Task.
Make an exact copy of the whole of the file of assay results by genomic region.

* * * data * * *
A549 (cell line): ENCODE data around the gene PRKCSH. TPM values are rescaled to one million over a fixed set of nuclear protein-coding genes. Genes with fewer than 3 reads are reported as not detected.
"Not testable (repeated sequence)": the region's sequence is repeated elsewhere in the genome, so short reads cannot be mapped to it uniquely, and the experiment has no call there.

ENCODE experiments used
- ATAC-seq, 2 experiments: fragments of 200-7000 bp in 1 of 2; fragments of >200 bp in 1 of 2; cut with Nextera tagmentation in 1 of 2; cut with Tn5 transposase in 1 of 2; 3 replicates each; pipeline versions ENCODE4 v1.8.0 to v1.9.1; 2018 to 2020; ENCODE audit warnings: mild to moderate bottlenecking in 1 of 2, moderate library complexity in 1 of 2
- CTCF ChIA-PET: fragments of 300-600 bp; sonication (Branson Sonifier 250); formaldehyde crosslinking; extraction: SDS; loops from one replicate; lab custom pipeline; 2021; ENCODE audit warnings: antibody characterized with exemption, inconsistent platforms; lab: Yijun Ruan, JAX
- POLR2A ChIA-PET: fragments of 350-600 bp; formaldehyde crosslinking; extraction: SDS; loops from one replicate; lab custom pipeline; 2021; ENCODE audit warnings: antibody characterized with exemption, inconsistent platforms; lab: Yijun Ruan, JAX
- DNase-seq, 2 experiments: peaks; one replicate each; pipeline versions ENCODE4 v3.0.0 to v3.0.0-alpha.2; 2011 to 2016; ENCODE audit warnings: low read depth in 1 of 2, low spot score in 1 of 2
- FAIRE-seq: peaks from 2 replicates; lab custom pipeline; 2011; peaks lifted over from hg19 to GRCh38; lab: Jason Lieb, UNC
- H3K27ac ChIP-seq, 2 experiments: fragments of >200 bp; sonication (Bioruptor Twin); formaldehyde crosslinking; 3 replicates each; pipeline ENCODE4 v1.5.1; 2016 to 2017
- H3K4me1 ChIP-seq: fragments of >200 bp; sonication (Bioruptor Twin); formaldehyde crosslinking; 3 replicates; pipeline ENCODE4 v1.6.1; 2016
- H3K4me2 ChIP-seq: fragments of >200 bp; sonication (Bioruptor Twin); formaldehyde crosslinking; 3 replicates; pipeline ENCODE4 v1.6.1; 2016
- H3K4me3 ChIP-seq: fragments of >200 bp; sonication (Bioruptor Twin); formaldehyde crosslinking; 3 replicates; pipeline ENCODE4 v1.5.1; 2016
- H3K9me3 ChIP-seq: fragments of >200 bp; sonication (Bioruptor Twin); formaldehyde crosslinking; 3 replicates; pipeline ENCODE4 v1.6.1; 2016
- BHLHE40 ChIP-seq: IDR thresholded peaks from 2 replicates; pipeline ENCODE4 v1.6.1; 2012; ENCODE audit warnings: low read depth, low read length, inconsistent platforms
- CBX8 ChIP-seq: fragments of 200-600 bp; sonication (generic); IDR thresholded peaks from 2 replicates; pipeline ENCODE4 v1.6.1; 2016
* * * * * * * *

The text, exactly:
A549 (cell line): ENCODE data around the gene PRKCSH. TPM values are rescaled to one million over a fixed set of nuclear protein-coding genes. Genes with fewer than 3 reads are reported as not detected.
"Not testable (repeated sequence)": the region's sequence is repeated elsewhere in the genome, so short reads cannot be mapped to it uniquely, and the experiment has no call there.

ENCODE experiments used
- ATAC-seq, 2 experiments: fragments of 200-7000 bp in 1 of 2; fragments of >200 bp in 1 of 2; cut with Nextera tagmentation in 1 of 2; cut with Tn5 transposase in 1 of 2; 3 replicates each; pipeline versions ENCODE4 v1.8.0 to v1.9.1; 2018 to 2020; ENCODE audit warnings: mild to moderate bottlenecking in 1 of 2, moderate library complexity in 1 of 2
- CTCF ChIA-PET: fragments of 300-600 bp; sonication (Branson Sonifier 250); formaldehyde crosslinking; extraction: SDS; loops from one replicate; lab custom pipeline; 2021; ENCODE audit warnings: antibody characterized with exemption, inconsistent platforms; lab: Yijun Ruan, JAX
- POLR2A ChIA-PET: fragments of 350-600 bp; formaldehyde crosslinking; extraction: SDS; loops from one replicate; lab custom pipeline; 2021; ENCODE audit warnings: antibody characterized with exemption, inconsistent platforms; lab: Yijun Ruan, JAX
- DNase-seq, 2 experiments: peaks; one replicate each; pipeline versions ENCODE4 v3.0.0 to v3.0.0-alpha.2; 2011 to 2016; ENCODE audit warnings: low read depth in 1 of 2, low spot score in 1 of 2
- FAIRE-seq: peaks from 2 replicates; lab custom pipeline; 2011; peaks lifted over from hg19 to GRCh38; lab: Jason Lieb, UNC
- H3K27ac ChIP-seq, 2 experiments: fragments of >200 bp; sonication (Bioruptor Twin); formaldehyde crosslinking; 3 replicates each; pipeline ENCODE4 v1.5.1; 2016 to 2017
- H3K4me1 ChIP-seq: fragments of >200 bp; sonication (Bioruptor Twin); formaldehyde crosslinking; 3 replicates; pipeline ENCODE4 v1.6.1; 2016
- H3K4me2 ChIP-seq: fragments of >200 bp; sonication (Bioruptor Twin); formaldehyde crosslinking; 3 replicates; pipeline ENCODE4 v1.6.1; 2016
- H3K4me3 ChIP-seq: fragments of >200 bp; sonication (Bioruptor Twin); formaldehyde crosslinking; 3 replicates; pipeline ENCODE4 v1.5.1; 2016
- H3K9me3 ChIP-seq: fragments of >200 bp; sonication (Bioruptor Twin); formaldehyde crosslinking; 3 replicates; pipeline ENCODE4 v1.6.1; 2016
- BHLHE40 ChIP-seq: IDR thresholded peaks from 2 replicates; pipeline ENCODE4 v1.6.1; 2012; ENCODE audit warnings: low read depth, low read length, inconsistent platforms
- CBX8 ChIP-seq: fragments of 200-600 bp; sonication (generic); IDR thresholded peaks from 2 replicates; pipeline ENCODE4 v1.6.1; 2016